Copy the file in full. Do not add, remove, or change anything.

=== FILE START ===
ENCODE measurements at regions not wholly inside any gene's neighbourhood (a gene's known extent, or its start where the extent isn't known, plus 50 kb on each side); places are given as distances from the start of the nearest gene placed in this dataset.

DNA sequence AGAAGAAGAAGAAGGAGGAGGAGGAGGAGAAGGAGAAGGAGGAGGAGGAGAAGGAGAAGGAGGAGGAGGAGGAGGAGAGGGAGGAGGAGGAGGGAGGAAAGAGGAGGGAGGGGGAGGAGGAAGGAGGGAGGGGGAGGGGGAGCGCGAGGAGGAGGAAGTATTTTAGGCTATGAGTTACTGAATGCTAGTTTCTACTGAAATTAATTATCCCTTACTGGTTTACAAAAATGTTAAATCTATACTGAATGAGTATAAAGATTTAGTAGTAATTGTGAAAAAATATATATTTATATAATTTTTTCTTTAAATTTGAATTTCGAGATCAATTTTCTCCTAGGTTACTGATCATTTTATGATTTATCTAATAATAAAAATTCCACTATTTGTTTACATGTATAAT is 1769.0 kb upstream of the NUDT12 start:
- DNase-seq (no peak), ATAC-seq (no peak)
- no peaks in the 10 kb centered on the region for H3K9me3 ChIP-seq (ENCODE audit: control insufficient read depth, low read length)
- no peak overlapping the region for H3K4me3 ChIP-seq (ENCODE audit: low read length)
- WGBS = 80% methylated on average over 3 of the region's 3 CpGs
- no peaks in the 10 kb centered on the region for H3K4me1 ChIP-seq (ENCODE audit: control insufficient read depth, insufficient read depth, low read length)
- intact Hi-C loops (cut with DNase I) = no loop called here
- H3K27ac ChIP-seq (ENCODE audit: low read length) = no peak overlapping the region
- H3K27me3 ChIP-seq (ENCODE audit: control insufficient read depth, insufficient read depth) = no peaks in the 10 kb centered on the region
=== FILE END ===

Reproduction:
ENCODE measurements at regions not wholly inside any gene's neighbourhood (a gene's known extent, or its start where the extent isn't known, plus 50 kb on each side); places are given as distances from the start of the nearest gene placed in this dataset.

DNA sequence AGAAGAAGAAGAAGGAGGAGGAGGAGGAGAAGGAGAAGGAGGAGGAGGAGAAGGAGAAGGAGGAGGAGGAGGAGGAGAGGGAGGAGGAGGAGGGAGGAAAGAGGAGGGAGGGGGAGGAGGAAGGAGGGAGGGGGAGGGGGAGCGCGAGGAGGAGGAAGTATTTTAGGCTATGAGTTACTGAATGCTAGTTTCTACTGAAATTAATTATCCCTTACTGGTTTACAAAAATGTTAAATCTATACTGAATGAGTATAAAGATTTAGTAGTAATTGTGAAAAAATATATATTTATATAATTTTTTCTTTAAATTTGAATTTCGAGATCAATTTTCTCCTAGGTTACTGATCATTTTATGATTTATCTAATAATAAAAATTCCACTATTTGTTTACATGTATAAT is 1769.0 kb upstream of the NUDT12 start:
- DNase-seq (no peak), ATAC-seq (no peak)
- no peaks in the 10 kb centered on the region for H3K9me3 ChIP-seq (ENCODE audit: control insufficient read depth, low read length)
- no peak overlapping the region for H3K4me3 ChIP-seq (ENCODE audit: low read length)
- WGBS = 80% methylated on average over 3 of the region's 3 CpGs
- no peaks in the 10 kb centered on the region for H3K4me1 ChIP-seq (ENCODE audit: control insufficient read depth, insufficient read depth, low read length)
- intact Hi-C loops (cut with DNase I) = no loop called here
- H3K27ac ChIP-seq (ENCODE audit: low read length) = no peak overlapping the region
- H3K27me3 ChIP-seq (ENCODE audit: control insufficient read depth, insufficient read depth) = no peaks in the 10 kb centered on the region